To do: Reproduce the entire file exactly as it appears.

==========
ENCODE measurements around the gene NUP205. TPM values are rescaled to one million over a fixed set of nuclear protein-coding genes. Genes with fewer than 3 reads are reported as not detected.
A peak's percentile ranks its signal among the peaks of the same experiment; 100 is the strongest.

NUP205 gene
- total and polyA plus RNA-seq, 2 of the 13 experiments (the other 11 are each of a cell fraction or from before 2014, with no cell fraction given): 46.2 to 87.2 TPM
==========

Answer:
ENCODE measurements around the gene NUP205. TPM values are rescaled to one million over a fixed set of nuclear protein-coding genes. Genes with fewer than 3 reads are reported as not detected.
A peak's percentile ranks its signal among the peaks of the same experiment; 100 is the strongest.

NUP205 gene
- total and polyA plus RNA-seq, 2 of the 13 experiments (the other 11 are each of a cell fraction or from before 2014, with no cell fraction given): 46.2 to 87.2 TPM